UK's University of Leeds, in its new research, has found the industrialization of China as the culprit for increasing the fragility of global food supply. Apparently, reports are indicating that global grain markets are facing a breaking point.
Experts predict that if China's recent urbanisation trends continue, and the country imports just 5 percent more of its grain, the entire world's grain export would be swallowed whole.
The knock-on effect on the food supply - and on prices - to developing nations could be huge.
Sustainability researchers have conducted a major study into the vulnerability of Chinese cropland to drought over the past 40 years, which has highlighted the growing fragility of global grain supply. Increased urban development in previously rich farming areas is a likely cause.
"China is a country undergoing a massive transformation, which is having a profound effect on land use," said Dr Elisabeth Simelton, research fellow at the Sustainability Research Institute at the University of Leeds, and lead author of the study.
"Growing grain is a fundamentally low profit exercise, and is increasingly being carried out on low quality land with high vulnerability to drought," she added.
The study looked at China's three main grain crops; rice, wheat and corn, to assess how socio-economic factors affect their vulnerability to drought.
Researchers compared farming areas with a resilient crop yield with areas that have suffered large crop losses with only minor droughts.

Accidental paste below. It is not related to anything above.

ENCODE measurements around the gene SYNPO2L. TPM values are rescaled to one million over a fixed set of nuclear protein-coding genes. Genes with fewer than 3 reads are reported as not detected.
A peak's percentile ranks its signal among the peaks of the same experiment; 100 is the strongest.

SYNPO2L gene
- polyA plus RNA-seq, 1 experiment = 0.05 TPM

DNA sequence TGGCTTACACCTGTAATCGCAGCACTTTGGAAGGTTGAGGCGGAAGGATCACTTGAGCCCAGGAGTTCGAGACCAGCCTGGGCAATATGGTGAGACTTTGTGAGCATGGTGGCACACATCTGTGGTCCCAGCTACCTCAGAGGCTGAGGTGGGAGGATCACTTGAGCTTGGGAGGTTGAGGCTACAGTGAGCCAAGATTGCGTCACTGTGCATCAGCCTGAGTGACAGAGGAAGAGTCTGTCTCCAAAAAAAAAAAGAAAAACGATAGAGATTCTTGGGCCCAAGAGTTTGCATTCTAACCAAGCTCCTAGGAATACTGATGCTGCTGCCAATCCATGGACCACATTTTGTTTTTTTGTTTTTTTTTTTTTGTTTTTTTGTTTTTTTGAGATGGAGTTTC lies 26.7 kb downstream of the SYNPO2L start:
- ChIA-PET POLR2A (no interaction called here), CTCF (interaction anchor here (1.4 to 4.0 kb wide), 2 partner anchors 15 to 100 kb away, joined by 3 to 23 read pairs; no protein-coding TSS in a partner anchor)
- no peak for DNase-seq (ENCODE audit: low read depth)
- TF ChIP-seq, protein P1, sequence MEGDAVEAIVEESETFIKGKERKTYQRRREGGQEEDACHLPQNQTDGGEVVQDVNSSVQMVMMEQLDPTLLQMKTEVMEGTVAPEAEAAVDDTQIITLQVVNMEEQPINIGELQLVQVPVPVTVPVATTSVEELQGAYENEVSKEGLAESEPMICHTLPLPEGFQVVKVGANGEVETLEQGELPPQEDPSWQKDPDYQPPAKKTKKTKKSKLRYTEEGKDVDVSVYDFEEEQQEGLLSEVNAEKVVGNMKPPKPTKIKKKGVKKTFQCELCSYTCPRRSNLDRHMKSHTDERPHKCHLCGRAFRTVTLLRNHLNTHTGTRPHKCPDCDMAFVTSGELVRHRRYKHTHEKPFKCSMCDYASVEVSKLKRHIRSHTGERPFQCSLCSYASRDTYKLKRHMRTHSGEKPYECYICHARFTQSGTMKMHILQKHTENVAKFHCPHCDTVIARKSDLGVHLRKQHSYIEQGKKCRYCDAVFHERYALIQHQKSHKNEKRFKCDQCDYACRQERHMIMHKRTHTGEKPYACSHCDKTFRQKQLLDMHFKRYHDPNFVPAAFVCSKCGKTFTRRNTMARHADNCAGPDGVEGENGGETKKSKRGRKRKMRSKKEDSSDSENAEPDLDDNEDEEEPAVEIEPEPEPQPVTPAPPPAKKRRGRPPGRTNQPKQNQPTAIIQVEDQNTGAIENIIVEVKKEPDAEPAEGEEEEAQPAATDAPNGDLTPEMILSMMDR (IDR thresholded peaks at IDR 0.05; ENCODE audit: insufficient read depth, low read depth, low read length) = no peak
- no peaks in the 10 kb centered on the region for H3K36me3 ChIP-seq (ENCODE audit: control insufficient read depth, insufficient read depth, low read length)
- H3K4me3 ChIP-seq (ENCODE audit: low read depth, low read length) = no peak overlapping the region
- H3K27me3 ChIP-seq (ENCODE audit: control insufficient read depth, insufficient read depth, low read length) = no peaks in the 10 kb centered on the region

They found that traditionally wealthy coastal areas are just as susceptible to drought as areas with poor topography in the east of the country.
At the moment, the Chinese government claims that China is 95 percent self sufficient in terms of grain supply.
If China were to start importing just 5 percent of its grain, the demand would hoover up the entire world's grain export. The pressure on grain availability for international grain markets could, in turn, have a huge knock-on effect.
Poorer countries are particularly vulnerable, as demonstrated by the 2007-2008 food crisis.
Published in the journal Environmental Science and Policy, the study used provincial statistics of harvests and rainfall together with qualitative case studies to establish the differences between land that is sensitive to drought and land that is not.
"One aim of this research is better understanding of the socio-economic responses to difficult conditions so that we can improve models of climate change," said Dr Simelton.